If you follow my work, you know that I use my resin 3D printers a lot to produce soft silicone molds or pieces (original blog post and a follow-up). Resin printers can create precise and detailed patterns. You can quickly prototype, cast miniatures, dices, chocolate molds… There are plenty of uses for soft silicone molds. However, some silicones play well with resin-printed patterns, and some don’t. In this post, I will explain to you which silicones cause the trouble, why we care, and also, how to prevent the cure inhibition. The recipe I give you is surprisingly easy and doesn’t require any special equipment. It actually outperforms existing commercial solutions (e.g., Inhibit X) both in terms of price and performance.
In the previous blog post, we started the topic of resin shrinkage. We showed how serious it is and we presented a simple yet effective method of measuring the shrinkage amount and compensating for it.
However, the problem is more complex than the two numbers. Anyone who has ever worked with plastic injection molding can confirm this. There is a number of papers, models, and algorithms that deal with modeling shrinkage of plastics after molding. The same, unfortunately, applies to 3D printing as our material shrinks as it cures. What effects does it have? Is there something we can do about it? Yes, there is as we see at the end of the post!
Just to illustrate what we are trying to fight, there are a couple of posts from a single FB resin printing group:
Most polymers shrink when they cure or solidify. That means that their volume shrinks down during the process. The simple consequence is that the models you print either on FDM or resin printer are smaller than you designed. Therefore, when you try to print, e.g., an enclosure for PCB or a hole for a pin or a screw, they might not fit.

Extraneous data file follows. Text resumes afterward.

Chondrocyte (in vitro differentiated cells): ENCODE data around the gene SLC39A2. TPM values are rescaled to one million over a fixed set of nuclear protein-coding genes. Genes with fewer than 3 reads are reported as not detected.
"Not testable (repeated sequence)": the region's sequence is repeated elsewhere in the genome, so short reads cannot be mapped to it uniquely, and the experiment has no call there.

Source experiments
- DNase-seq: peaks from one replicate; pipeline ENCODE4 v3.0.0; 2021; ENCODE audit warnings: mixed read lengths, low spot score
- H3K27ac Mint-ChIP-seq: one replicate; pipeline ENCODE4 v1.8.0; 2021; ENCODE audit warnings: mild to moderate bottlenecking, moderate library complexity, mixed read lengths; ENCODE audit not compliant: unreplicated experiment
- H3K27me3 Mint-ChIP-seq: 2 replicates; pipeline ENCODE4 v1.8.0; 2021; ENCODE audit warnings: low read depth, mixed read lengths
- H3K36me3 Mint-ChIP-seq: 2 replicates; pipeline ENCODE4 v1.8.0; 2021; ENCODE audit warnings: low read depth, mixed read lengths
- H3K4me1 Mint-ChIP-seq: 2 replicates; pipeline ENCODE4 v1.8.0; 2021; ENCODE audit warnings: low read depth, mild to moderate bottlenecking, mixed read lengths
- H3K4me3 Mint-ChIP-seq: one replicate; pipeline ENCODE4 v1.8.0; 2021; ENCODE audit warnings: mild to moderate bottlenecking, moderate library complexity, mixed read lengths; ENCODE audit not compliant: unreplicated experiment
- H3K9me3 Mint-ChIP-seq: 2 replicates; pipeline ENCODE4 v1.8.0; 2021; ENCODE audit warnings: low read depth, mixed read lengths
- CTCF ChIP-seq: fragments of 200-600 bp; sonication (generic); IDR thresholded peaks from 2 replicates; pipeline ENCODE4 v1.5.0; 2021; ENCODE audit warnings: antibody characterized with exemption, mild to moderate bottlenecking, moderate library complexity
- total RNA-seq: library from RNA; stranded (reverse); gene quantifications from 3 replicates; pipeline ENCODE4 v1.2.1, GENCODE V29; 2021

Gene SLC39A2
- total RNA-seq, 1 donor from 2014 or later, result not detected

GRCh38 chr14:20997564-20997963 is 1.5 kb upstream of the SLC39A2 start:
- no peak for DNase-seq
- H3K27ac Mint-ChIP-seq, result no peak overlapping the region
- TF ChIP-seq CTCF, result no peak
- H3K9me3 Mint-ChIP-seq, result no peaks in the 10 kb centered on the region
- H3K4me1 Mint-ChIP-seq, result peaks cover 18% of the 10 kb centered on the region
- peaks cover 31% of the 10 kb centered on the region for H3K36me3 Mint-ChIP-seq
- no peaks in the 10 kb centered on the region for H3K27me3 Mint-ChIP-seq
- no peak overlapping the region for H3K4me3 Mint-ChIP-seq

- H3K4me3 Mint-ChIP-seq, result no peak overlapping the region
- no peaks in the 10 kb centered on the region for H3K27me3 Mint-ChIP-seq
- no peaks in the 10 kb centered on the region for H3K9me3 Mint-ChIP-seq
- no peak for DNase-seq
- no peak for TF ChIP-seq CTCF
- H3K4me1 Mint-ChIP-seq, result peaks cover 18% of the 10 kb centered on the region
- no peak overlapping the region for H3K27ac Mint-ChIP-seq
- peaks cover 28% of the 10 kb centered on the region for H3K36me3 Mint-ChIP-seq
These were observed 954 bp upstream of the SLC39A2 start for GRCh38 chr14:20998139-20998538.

Today, we will explore how serious the shrinkage is, whether it is the only source of dimensional inaccuracy and how to measure it and compensate. After reading this post, you should be able to calibrate your resin printing process such that the models you print will come out perfectly within the accuracy of a single LCD pixel. That is usually roughly 50 µm + the inaccuracies in your measurement setup. We will also show you that you can easily use this test to precisely tell if you overexpose your model or not.
However, since we print quite complex geometry layer-by-layer there are some interesting phenomenons that need to be taken into account. They affect how the printed part wraps. They are complex, so we will dedicate a separate blog post on this topic in the future; today we will start with the basics.Continue reading “Getting Perfectly Crisp and Dimensionally Accurate 3D Prints on a Resin Printer: Fighting Resin Shrinkage and Exposure Bleeding”
A while ago I was approached by Overhanglab.com (QTS) about whether I would be interested in trying out their resins. I usually resist testing resins since, in my experience, most of the smaller companies just blindly copy the original resin formula by Autodesk and they are the same rubbish as Elegoo and Anycubic Standard resins: not particularly strong and very brittle. However, QTS gives some really strong claims about their resins, so I thought – let’s see if they are true or just a marketing talk.
I had the opportunity to test their Model resin, Flex resin, Engineering Strong resin, and Engineering High Temperature. In this post, I will share my experience with all of them except for the high-temperature one. The high-temperature one needs further testing and I have an exciting project with it on my mind which deserves a blog post on its own. Let’s dive in.Continue reading “Testing UV Resins by QTS: Really Interesting and Unique Properties”
In this regularly updated post, I sum up the results of torturing various resins for SLA 3D printing. I have a very fine and functional mechanical model – a 1:85 compound planetary gearbox. The gearbox uses M0.5 teeth (half the LEGO gears teeth size). It is intended to be used with a brushless motor. The overall diameter of the gearbox is 38 mm. Here’s what it looks like: